• To that end, Morey stated, when asked about Les Alexander’s involvement during the hiring process of Mike D’Antoni, that it was the right thing for the owner to be involved and that the owner is the one person who has the same incentive as the fans, in contrast with the motivations of the general manager and coach.  I’m not sure I agree at all with that statement.  An owner could have a very short term outlook on his investment, eschewing long term growth in favor of immediate relevance and revenue.  In fact, later in the interview, when asked of the team’s course over the past ten years during his tenure, Morey implicitly confirmed the well-known fact that it was Alexander who has not allowed the team to properly rebuild, by reiterating his opinion regarding the difficulty and low odds associated with retooling on the fly, even saying “…you could argue we’re feeling the effects of that.”  As someone who will always play the odds, there’s really no doubt left from Morey’s multiple statements over the years regarding the percentages that if it were up to Morey himself, he would have enacted a complete tear down at some point rather than pursuing the course he’s been required to take.  So no, I, as someone who wants to see this team harvest and cultivate young talent, do not have the same incentives as the owner.  And while I, and my readership, as die-hards, may not be entirely representative of the entire Houston sports market, the rest of the people out there don’t care about this team during down times in the first place.






in musings

HOUSTON, TX - APRIL 15: K.J. McDaniels #32 of the Houston Rockets handles the ball against the Utah Jazz on April 15, 2015 at the Toyota Center in Houston, Texas. NOTE TO USER: User expressly acknowledges and agrees that, by downloading and or using this photograph, User is consenting to the terms and conditions of the Getty Images License Agreement. Mandatory Copyright Notice: Copyright 2015 NBAE (Photo by Bill Baptist/NBAE via Getty Images)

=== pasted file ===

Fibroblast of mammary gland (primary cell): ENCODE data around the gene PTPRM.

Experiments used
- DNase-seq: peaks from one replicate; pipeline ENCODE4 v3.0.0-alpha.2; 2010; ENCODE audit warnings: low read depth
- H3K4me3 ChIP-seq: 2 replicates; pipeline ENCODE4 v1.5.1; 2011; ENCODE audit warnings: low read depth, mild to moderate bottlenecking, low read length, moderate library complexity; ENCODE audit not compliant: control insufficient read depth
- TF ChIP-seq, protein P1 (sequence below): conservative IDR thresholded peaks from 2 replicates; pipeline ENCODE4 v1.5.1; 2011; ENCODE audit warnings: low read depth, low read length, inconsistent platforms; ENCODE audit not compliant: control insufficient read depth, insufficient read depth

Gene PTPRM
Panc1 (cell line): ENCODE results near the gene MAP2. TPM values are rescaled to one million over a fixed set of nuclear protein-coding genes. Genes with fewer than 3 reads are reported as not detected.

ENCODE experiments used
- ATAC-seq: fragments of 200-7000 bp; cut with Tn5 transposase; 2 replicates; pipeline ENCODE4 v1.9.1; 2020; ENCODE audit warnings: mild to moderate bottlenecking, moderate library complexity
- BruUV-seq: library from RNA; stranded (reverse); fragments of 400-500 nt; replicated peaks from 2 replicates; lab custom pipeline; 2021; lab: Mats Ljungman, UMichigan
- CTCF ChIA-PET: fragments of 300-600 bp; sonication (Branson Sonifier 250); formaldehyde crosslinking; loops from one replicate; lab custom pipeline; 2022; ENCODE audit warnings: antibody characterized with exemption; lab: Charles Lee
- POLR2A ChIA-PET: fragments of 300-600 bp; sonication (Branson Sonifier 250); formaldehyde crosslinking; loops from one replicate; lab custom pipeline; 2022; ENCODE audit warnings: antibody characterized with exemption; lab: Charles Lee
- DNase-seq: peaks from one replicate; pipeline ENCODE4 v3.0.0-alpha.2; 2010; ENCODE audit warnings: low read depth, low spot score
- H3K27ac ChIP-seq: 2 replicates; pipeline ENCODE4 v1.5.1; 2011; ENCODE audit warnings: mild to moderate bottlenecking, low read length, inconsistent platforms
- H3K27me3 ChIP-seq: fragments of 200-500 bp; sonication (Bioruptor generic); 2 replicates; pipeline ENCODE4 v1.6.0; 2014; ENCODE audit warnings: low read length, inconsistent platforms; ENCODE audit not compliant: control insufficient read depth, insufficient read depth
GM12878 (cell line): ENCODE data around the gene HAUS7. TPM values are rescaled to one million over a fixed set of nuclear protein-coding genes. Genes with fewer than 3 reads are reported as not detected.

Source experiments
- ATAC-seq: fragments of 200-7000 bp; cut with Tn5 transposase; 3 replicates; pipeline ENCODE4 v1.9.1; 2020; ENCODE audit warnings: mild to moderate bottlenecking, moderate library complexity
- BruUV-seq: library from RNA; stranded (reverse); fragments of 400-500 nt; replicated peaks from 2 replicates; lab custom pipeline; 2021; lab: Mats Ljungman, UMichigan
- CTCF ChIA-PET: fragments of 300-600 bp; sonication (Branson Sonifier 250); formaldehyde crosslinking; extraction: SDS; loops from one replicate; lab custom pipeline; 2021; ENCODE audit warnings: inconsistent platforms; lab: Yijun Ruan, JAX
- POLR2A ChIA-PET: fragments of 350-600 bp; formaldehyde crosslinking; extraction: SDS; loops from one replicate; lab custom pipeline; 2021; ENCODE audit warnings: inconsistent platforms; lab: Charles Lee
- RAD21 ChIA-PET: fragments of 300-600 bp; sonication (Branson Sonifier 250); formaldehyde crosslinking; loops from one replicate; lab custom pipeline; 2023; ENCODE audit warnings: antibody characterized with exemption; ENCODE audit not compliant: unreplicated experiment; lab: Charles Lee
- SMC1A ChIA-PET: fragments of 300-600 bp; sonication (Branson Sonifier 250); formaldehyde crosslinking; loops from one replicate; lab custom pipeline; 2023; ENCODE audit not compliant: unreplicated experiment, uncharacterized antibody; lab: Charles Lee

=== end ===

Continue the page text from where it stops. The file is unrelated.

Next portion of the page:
One of my biggest disappointments last season was J.B. Bickerstaff’s refusal to give guard/forward K.J. McDaniels a legitimate opportunity to crack the Houston Rockets’ rotation.  While McDaniels certainly has his flaws (just 28% shooting on 3’s), I noted several times during the year when his defensive activities–particularly when guarding opposing point guards–altered the complexity of the game.  It’s not a conclusive sample size, but McDaniels did have the highest net rating on the team at +18.9.

Watching the Oklahoma City Thunder push Golden State to the brink, I began wondering why Houston couldn’t use McDaniels in a similar manner as the Thunder did with Andre Roberson.  Thus, I went back and watched all of Roberson’s made field goals from the Thunder’s May 24th victory–their last of that series–where Roberson went 7/12 from the field in scoring 17 points.

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A note on the 2014-2015 MVP race

This wouldn’t necessitate its own post if Twitter wasn’t so miserly with its character restriction, but I just had to get this off my chest.  In light of how widely Houston Rockets fans were mocked and Houston Rockets bloggers were derided as homers last season for arguing that James Harden deserved the MVP, I think its very amusing to see how well the Warriors have done this postseason in spite of some less than stellar performances from Stephen Curry.  I wonder how Houston would’ve looked that year with a player next to Harden capable of pulling off the performance that Klay Thompson did in Game 6 in saving the Warriors’ season.